It’s a strange time for public reporting. Companies are posting results for a period – January to March – that’s largely irrelevant because it pre-dated peak COVID-19 fallout.
The value of this round of quarterly reporting is in commentary on current conditions, particularly from bigger public players who can provide front-line insights on the U.S. economy.
One of those bigger players is Kirby Corporation (NYSE: KEX), the largest owner of inland tank barges in America and by far the largest U.S.-listed shipowner measured by market capitalization (at $3 billion).
Before the market opened on Tuesday, Kirby reported a net loss of $248.5 million for the first quarter of 2020 compared to net income of $44.3 million in the same period last year.
However, Kirby reported a $334.6 million after-tax write-down of its non-maritime distribution and services segment, which serves oil and gas customers. Excluding non-cash items, Kirby reported adjusted net income of $35.3 million or $0.59 per share, above the analyst consensus forecast for adjusted earnings of $0.44 per share.
Inland barge outlook
The utilization rate for Kirby’s inland tank barges averaged around 95% in the first quarter but fell to around 90% in recent weeks. Spot rates (for contracts of less than a year in duration) were up 5-7% year-on-year in the first quarter and long-term contracts (for period charters and contracts of affreightment of a year or longer) were up 2-5%.
The company’s fleet primarily carries petrochemicals, and to a lesser extent refined products and crude. How that fleet is faring offers a snapshot of the country’s consumption patterns amid coronavirus lockdowns and gradual reopenings.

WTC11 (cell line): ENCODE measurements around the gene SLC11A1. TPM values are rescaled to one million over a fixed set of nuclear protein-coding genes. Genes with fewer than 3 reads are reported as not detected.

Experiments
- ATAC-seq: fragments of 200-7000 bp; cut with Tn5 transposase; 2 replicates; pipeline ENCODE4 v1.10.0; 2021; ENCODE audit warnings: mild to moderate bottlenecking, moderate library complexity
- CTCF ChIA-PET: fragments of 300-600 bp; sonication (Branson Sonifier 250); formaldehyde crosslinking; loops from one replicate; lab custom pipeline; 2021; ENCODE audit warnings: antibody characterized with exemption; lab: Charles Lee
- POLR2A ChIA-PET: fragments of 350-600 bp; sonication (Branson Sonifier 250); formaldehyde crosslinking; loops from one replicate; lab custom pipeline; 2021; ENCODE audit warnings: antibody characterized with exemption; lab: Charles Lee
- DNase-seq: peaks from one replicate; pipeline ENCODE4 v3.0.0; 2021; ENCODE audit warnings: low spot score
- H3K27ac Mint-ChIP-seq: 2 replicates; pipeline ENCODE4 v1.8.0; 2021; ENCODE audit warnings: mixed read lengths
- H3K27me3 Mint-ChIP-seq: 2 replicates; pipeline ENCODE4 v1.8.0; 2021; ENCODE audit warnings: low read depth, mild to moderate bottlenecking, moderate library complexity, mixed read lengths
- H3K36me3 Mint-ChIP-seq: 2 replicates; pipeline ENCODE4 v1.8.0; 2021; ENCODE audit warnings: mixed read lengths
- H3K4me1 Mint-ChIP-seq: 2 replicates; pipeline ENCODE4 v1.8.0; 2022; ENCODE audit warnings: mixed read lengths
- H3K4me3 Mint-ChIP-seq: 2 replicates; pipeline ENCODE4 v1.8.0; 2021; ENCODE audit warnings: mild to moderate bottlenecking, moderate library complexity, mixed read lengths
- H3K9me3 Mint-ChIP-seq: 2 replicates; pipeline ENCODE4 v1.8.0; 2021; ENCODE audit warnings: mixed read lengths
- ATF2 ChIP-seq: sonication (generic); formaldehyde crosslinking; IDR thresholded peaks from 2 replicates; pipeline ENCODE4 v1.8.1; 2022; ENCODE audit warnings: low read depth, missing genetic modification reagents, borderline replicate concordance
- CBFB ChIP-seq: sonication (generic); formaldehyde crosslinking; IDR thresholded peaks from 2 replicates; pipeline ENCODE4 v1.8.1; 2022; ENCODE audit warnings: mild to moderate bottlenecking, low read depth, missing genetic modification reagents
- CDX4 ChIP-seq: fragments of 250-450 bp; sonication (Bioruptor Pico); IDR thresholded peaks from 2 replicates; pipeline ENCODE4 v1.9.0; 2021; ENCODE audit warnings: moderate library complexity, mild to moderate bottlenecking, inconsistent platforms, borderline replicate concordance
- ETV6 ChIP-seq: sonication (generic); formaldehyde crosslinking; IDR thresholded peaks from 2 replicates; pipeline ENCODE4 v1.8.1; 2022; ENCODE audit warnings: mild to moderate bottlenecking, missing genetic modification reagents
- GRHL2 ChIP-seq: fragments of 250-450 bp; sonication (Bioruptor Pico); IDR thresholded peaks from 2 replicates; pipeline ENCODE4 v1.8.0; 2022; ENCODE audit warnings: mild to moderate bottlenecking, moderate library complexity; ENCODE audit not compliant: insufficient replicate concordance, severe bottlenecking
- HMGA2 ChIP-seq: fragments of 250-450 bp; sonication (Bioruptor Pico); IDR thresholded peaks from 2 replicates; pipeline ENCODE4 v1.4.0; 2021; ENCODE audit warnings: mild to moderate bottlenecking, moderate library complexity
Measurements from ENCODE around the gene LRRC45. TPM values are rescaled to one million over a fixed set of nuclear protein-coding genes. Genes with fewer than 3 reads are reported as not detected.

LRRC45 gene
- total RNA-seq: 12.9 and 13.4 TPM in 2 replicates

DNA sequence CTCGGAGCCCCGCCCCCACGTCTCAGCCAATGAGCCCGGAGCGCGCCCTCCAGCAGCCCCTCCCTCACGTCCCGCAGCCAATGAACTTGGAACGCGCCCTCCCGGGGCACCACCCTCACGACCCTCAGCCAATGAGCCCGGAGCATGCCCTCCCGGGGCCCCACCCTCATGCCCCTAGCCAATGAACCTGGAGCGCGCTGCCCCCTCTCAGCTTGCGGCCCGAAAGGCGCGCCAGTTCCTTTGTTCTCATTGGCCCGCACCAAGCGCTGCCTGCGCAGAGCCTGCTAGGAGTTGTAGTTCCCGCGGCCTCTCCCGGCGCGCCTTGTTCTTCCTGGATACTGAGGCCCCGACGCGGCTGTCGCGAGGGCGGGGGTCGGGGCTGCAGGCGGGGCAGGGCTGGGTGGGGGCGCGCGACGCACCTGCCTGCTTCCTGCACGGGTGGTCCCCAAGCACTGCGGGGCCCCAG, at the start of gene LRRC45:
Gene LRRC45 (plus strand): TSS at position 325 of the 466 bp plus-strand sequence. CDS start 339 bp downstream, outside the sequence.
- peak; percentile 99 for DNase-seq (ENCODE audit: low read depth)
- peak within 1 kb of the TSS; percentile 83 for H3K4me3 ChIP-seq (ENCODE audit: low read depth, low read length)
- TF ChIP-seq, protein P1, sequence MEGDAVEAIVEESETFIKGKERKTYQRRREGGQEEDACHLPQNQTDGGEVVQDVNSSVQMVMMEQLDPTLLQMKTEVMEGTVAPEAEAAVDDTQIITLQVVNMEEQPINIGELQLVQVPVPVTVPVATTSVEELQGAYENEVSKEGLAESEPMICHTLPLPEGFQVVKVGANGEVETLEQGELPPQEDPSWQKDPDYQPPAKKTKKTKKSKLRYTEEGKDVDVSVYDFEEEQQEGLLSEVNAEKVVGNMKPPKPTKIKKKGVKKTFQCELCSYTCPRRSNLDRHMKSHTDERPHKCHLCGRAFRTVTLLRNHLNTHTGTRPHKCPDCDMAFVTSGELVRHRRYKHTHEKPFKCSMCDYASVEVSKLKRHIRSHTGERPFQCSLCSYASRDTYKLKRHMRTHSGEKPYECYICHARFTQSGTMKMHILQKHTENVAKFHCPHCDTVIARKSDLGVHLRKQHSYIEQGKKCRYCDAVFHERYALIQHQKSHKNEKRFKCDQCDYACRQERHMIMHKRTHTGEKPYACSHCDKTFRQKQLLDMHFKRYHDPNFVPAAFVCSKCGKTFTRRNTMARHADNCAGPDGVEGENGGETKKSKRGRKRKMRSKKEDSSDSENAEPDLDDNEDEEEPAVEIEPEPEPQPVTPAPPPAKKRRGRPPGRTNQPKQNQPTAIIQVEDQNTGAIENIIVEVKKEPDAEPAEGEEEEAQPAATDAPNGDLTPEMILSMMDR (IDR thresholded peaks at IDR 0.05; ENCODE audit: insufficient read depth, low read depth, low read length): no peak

The general impression Kirby CEO David Grzebinski gave on the conference call with analysts was that today’s market conditions, while highly uncertain, are far from disastrous. He dubbed the current situation “crazy and surreal” but pointed out “we had a pretty good first quarter [in the inland segment].”
“Many refineries have reduced utilization to the 60% range from 90% earlier this year … but refinery utilization bumped up about 2% this week – at least it’s going in the opposite direction – and we’re starting to see traffic in Houston pick up,” he said.
Asked about the core petrochemical sector, he responded, “As we talk to our chemical customers, anything involving consumer packaging is going very strong, just because everybody’s buying individual-wrap things nowadays. Obviously, anything that goes into disinfectants or alcohol-type things are also pretty strong. What has been very, very weak is anything related to the auto sector. As you would expect, basically nobody’s ordering.
“So, it’s a mixed bag. It’s literally a day-to-day thing, but some chemical volumes have pulled back,” he acknowledged. “They [petrochemical plants] want to run as much as we want them to run, because the higher their utilization, the more efficient they are. They just need demand to come back.”
As with ocean-going tankers, Kirby confirmed an increase in liquid-cargo storage opportunities, which is helping keep utilization high as some of the transportation demand from refineries and petrochemical plants pulls back.
“We’re seeing storage opportunities across products and crude,” Grzebinski said, attributing these deals to both “all the dislocations in the supply chain” as well as “contango plays” (in which traders buy low and hope to sell high). He added, “We’re seeing storage put a floor on how far utilization moves down.”
Too soon to call
In general, Grzebinski concluded, “We are starting to see signs of things coming back to life. But it’s too soon to call.
“If things were to hold where we are right now and this was the bottom, we may not see any margin decline [for inland] at all, but that’s a big if. We’ve pulled our guidance because we don’t know how long this will last or how deep it will go.
“I don’t know how strong we’ll come back from this because I worry about a rolling lockdown,” he warned. More FreightWaves/American Shipper articles by Greg Miller